This is probably old news to everyone who reads this, but today I had a bit of an epiphany. I was watching Charles Max Wood’s excellent Teach Me To Code Screen-cast and realized (after watching two parts of his “building a blog” series) that he wasn’t ever actually looking at the output of his coding, at least in the traditional sense.
The way I’ve coded since, well, forever has been like this. I open up my editor window, and an output window. When I was writing C code back in the dot com days this was another terminal with a “make && ./app” in it, and in my newer web application days, a browser window with my mouse hand on the reload button. After a bit of code was written, I’d either hit “up-arrow enter” for C code or reload the browser, and see what’s happened.
Watching the screen-cast I realize that Charles was doing the following (as far as I can tell, as I’m pretty new to the whole TDD thing):
- Writing a scenario or feature (using cucumber)
- Using that to generate tests (with rspec, I think)
- Running the test, watching it fail
- Writing the code to make the test pass
- Running the test, watching it pass
Now the last four steps I do know about, those are standard TDD methodology, broken down into Red (write a failing test), Green (make it pass), Refactor (make the code better), but I was blown away with the realization that he wasn’t looking at the output of the code he was writing, but instead was letting the testing framework do the work, so instead of having to verify with your own eyes that the [insert web page you're interested in here] is showing properly, you have it checked programmatically, no browser needed (in fact, at the point in part two when the browser is needed, there’s that uncomfortable pause while FireFox groans and raises itself into a running state).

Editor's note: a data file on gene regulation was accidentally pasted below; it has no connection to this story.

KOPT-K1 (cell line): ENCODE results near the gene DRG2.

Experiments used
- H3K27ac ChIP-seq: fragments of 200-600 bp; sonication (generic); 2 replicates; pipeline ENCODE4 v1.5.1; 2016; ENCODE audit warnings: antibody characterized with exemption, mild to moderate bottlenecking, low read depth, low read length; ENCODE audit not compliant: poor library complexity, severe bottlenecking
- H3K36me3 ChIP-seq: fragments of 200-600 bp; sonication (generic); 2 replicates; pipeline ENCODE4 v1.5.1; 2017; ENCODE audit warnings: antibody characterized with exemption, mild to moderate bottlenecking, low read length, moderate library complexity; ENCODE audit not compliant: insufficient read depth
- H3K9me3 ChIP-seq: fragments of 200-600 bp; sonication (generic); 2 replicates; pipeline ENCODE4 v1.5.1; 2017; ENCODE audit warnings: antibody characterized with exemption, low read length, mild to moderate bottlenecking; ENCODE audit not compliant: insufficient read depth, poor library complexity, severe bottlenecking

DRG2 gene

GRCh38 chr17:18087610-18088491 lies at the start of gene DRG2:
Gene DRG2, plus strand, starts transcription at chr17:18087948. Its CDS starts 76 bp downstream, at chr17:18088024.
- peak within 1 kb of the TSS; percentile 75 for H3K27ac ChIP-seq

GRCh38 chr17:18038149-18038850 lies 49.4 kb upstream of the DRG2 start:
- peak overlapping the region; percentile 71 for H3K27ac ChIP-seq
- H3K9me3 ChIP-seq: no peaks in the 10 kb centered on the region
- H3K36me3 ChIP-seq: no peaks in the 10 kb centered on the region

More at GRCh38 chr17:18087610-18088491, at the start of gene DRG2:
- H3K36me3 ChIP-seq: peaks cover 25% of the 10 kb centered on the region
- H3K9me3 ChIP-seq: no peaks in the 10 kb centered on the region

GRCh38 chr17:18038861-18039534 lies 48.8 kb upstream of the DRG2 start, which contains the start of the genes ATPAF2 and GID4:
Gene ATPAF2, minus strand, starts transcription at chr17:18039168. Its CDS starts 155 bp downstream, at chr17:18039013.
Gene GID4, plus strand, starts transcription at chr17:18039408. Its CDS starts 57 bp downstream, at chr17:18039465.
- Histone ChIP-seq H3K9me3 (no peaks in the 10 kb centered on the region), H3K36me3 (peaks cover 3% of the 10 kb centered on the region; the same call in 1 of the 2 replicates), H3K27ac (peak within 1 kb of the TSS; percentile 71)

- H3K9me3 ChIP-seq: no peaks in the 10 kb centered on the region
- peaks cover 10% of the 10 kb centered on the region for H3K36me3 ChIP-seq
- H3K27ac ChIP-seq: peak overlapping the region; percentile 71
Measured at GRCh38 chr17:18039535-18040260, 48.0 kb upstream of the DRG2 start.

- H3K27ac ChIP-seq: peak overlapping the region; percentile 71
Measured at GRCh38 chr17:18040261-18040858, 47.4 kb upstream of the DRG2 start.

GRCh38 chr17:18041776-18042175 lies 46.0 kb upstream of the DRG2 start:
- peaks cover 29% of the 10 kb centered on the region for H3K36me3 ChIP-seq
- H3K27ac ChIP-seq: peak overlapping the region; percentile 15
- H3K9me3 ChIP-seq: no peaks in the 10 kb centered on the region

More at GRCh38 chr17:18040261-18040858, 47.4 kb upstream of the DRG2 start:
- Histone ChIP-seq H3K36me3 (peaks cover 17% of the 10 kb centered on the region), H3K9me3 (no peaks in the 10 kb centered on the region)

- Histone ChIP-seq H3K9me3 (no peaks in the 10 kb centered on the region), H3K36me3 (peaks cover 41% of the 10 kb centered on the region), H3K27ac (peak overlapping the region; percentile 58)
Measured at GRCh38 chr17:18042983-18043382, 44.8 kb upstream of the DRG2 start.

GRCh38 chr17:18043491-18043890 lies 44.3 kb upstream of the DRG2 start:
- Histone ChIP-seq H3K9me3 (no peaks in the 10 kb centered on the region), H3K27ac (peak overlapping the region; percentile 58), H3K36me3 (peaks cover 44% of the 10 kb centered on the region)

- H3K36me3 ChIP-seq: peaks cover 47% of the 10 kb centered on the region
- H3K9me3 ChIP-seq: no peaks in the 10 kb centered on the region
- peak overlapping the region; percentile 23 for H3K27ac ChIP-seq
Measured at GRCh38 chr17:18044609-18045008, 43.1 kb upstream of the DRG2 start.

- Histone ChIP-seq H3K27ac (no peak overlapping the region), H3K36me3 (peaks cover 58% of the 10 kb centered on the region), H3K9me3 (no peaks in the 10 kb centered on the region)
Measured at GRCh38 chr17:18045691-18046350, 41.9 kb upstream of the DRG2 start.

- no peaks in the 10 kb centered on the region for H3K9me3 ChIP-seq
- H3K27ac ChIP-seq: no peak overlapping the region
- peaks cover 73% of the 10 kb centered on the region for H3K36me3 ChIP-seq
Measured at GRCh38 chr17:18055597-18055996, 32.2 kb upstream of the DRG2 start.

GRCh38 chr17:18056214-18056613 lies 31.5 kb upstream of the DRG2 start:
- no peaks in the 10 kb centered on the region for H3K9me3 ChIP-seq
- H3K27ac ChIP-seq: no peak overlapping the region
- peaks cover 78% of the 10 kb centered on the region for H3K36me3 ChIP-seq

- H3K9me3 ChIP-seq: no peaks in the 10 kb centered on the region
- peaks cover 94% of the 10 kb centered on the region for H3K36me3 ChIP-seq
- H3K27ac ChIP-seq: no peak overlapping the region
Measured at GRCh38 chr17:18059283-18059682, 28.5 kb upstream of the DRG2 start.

Is that what TDD is really about? I’ve always imagined it as an augmentation to the previously-described way I used to code in that before I coded and reloaded the browser window you’d write the test, then the code, then the browser reload, then the test again to make sure it passed.
This is a whole new world that’s frankly thrown me for a loop, and into a fervor of reading up on cucumber. I’m not sure how this will affect my code writing, but this makes the whole world of TDD a lot more interesting! Course, I’ll have to re-watch the two episodes to make sure I truly grok the tools that he’s using.
Further Reading / Links